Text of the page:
Indeed, a real "blueprint" or "road map" of comprehensive structural reforms will very likely have to wait until the third party plenum this autumn. Historically, the major policy thinking of a new leadership team has often been unveiled at such a time. Therefore, while trying to maintain the image of a reform-minded leadership, this week's NPC session will avoid committing too quickly to any real reform plans. Instead, it will focus on installing the new government. Media attention will be drawn to who gets which ministerial and deputy state position.
For example, who will succeed Dai Bingguo as state councillor has drawn much speculation. That person, widely tipped to be Foreign Minister Yang Jiechi , will oversee China's foreign affairs. Meanwhile, Wang Yi , director of the State Council's Taiwan Affairs Office, is expected to be the new foreign minister.
And in the past few weeks, there have been reports that Zhou Xiaochuan, despite being left out of the new Central Committee, will stay as the governor of the People's Bank of China, China's central bank. That will be quite a novel arrangement, as no governor of the central bank had been chosen outside the Central Committee.
Another critical development will be the unveiling of a new plan to restructure the State Council. The urge to downsize and streamline the council has been strong. Early last year, a document emerged on the internet containing allegedly leaked information of the party's plan to restructure the State Council ministries.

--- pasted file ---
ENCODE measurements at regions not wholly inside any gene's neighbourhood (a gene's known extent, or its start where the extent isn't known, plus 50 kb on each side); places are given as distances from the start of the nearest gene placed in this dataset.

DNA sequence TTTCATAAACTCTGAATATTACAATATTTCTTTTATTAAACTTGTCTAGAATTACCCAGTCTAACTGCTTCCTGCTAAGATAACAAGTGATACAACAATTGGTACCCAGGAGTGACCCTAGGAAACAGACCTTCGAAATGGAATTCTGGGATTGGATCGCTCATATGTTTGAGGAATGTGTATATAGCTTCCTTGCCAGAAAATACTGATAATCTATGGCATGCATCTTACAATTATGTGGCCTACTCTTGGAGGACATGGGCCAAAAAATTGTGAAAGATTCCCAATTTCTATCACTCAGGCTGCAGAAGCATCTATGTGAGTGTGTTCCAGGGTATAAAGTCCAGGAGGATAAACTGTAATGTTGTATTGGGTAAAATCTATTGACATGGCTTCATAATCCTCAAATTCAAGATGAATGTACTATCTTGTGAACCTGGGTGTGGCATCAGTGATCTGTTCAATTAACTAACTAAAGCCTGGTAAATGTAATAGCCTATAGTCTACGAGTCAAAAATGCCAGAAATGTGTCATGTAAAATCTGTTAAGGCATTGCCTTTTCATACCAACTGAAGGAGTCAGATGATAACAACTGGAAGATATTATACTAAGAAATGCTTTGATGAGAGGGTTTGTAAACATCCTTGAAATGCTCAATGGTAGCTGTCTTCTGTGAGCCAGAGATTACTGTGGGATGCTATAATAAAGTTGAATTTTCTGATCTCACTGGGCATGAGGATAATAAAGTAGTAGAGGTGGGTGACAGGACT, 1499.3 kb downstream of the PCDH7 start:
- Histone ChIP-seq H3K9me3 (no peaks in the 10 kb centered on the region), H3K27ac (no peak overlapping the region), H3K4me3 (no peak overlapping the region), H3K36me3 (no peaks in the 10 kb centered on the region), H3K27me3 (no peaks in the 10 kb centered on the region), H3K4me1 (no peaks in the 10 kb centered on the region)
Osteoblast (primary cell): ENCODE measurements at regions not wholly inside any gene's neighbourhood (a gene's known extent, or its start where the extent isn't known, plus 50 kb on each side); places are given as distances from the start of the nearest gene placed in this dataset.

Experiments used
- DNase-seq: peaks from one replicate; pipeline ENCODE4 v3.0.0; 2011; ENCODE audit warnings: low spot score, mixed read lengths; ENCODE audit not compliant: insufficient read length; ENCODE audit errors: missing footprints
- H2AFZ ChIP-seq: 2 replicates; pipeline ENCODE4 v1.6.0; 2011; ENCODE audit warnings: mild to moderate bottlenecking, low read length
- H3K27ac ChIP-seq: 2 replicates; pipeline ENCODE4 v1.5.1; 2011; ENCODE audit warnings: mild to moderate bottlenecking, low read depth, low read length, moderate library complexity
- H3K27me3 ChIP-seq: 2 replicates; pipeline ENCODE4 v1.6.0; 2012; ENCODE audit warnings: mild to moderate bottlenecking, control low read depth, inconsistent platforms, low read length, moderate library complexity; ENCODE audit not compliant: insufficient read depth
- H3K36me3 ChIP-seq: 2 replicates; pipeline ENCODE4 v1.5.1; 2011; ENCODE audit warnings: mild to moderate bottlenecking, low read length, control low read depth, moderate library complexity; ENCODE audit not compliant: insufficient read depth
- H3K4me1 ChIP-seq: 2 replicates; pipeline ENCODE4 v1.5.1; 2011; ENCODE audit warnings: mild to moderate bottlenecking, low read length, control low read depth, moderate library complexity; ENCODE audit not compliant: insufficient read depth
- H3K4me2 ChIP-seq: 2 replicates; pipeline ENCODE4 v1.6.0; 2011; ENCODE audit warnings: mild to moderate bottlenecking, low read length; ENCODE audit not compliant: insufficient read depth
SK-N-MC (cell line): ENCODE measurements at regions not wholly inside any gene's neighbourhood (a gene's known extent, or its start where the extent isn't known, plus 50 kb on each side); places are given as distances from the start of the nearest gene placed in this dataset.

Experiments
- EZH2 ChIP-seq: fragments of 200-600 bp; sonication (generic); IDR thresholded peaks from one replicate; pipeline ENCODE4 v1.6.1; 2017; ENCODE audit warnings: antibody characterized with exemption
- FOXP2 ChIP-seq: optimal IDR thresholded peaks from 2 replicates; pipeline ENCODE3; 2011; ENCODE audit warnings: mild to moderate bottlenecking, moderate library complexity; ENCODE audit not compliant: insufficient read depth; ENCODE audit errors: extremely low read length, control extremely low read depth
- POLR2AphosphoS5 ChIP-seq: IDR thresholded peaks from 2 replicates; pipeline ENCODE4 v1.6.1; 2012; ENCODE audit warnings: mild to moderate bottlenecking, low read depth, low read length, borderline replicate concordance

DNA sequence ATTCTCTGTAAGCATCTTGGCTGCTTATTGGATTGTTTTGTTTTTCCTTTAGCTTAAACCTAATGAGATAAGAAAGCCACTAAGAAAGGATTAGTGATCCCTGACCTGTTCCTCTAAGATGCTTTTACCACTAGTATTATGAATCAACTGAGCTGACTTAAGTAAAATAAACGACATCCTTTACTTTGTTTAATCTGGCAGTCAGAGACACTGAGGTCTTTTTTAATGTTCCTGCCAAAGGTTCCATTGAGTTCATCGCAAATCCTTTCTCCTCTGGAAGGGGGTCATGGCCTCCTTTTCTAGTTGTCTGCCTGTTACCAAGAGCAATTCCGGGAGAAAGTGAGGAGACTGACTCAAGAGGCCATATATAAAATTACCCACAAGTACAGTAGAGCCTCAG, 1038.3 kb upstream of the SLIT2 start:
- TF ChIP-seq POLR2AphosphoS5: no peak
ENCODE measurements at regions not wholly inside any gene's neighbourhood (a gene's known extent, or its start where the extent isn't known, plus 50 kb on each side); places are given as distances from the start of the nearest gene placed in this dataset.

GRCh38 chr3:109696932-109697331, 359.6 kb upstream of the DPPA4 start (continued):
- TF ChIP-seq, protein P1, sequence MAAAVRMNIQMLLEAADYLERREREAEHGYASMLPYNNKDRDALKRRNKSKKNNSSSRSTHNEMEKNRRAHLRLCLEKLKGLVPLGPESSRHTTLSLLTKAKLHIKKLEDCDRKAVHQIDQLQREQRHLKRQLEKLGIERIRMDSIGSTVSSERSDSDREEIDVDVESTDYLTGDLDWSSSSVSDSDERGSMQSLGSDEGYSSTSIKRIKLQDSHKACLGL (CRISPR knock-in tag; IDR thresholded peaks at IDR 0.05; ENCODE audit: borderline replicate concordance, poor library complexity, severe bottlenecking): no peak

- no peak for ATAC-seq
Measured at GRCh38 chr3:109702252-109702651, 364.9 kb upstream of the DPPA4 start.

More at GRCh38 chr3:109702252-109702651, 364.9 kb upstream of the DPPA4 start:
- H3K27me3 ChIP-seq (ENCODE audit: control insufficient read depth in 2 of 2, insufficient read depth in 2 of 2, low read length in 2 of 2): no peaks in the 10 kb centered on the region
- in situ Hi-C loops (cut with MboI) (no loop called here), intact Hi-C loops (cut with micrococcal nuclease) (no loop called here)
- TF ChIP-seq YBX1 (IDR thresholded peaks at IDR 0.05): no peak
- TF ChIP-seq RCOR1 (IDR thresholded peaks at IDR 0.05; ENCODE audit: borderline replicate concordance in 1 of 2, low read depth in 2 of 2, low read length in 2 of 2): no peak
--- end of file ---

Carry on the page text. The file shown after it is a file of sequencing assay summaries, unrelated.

Some ideas seemed quite radical but, on closer examination, they make a lot of sense. For example, it was proposed that the Ministry of Railways be closed down and the regional railway bureaus converted into for-profit commercial firms. The regulatory function of the ministry could be relocated to the Ministry of Transport.
Similar rumours abound on the eve of this lianghui. A researcher affiliated with the State Forestry Administration said late last year that there was deliberation about the administration merging with the Ministry of Agriculture. Other agencies that might be merged include the National Population and Family Planning Commission and the three bureaus of radio and television, publishing and sports.
What is different in this round of government restructuring is the low-profile nature of the discussion. Five years ago, there was very heated discussion of an imminent " dabuzhi (grand ministry) reform".
But, in the end, it didn't seem to gain much mileage. The public expected several ministries to be closed down and that the government would emerge more competent and efficient. The outcome was very disappointing, with only minor restructuring. A wave of disillusionment followed, and people criticised the leadership's inability to introduce real reform.
By framing the proposal simply as a plan of the State Council's "organisational reform and functional reorientation", Xi and Li are trying to manage the public's expectations, and keep them low.
Given the very complex nature of the reform tasks that lie ahead, that's probably the smart thing to do.
Dr Zhengxu Wang is associate professor at School of Contemporary Chinese Studies and deputy director of China Policy Institute, University of Nottingham